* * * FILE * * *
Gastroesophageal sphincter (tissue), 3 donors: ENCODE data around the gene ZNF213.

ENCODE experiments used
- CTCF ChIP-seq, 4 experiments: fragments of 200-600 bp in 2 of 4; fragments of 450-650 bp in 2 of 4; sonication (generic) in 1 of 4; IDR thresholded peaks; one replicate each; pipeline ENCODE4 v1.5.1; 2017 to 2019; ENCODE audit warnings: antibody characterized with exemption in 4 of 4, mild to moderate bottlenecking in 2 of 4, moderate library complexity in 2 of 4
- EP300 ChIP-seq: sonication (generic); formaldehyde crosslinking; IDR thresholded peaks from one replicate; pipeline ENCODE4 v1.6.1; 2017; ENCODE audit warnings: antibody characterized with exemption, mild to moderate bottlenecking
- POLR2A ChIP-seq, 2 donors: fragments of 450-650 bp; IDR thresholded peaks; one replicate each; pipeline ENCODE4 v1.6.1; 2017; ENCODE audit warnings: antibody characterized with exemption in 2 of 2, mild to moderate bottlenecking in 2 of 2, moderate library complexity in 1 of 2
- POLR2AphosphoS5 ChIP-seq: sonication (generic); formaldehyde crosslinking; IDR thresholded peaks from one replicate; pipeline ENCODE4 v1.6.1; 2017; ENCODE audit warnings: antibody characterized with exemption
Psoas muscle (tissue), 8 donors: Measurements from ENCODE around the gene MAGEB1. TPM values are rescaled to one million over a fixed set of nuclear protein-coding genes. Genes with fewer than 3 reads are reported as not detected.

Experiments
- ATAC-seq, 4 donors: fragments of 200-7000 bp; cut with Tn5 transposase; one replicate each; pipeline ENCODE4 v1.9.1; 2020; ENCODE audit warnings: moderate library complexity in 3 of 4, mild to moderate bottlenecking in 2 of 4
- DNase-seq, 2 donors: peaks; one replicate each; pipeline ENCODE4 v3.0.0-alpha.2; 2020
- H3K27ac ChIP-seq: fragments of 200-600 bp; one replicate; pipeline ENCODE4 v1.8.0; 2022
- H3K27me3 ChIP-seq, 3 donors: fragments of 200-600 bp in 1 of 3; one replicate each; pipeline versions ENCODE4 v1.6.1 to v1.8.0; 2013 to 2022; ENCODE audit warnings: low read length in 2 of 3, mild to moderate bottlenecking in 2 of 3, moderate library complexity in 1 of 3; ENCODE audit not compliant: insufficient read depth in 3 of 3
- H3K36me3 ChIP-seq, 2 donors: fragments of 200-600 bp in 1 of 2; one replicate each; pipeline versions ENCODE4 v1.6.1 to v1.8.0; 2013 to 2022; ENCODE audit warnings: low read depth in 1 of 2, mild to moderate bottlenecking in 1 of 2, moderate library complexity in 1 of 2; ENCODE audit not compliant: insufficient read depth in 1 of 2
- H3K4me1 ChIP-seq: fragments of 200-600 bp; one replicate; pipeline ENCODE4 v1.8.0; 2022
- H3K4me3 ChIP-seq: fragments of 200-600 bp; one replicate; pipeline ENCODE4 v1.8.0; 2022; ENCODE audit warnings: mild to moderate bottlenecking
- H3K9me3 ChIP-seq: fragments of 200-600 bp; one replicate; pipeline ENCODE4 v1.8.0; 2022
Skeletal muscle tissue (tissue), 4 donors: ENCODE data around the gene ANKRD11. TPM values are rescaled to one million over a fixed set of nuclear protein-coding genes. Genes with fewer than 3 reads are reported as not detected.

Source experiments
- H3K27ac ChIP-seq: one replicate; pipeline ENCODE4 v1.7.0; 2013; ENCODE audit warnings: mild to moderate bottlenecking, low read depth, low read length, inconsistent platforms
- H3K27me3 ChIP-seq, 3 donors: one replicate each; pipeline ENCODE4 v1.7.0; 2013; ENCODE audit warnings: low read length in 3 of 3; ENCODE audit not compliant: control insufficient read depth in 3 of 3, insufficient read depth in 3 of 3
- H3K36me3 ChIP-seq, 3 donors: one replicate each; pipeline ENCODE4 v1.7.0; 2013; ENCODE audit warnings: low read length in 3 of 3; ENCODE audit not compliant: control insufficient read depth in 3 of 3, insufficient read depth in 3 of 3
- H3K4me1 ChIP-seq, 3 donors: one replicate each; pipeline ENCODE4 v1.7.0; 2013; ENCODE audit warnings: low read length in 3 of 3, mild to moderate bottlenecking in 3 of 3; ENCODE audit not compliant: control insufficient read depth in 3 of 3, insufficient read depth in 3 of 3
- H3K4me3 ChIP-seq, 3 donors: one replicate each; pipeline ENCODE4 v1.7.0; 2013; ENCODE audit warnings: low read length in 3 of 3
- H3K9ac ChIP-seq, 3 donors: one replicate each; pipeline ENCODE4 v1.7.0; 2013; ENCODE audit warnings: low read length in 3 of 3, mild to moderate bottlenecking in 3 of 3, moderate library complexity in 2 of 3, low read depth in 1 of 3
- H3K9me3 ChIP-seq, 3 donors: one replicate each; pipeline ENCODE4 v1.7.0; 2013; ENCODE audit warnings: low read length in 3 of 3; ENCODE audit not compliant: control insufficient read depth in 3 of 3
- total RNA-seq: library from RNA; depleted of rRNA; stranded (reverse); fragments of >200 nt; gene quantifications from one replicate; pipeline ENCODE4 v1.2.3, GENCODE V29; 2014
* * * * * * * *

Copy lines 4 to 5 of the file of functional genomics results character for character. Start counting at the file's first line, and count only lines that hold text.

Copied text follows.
- EP300 ChIP-seq: sonication (generic); formaldehyde crosslinking; IDR thresholded peaks from one replicate; pipeline ENCODE4 v1.6.1; 2017; ENCODE audit warnings: antibody characterized with exemption, mild to moderate bottlenecking
- POLR2A ChIP-seq, 2 donors: fragments of 450-650 bp; IDR thresholded peaks; one replicate each; pipeline ENCODE4 v1.6.1; 2017; ENCODE audit warnings: antibody characterized with exemption in 2 of 2, mild to moderate bottlenecking in 2 of 2, moderate library complexity in 1 of 2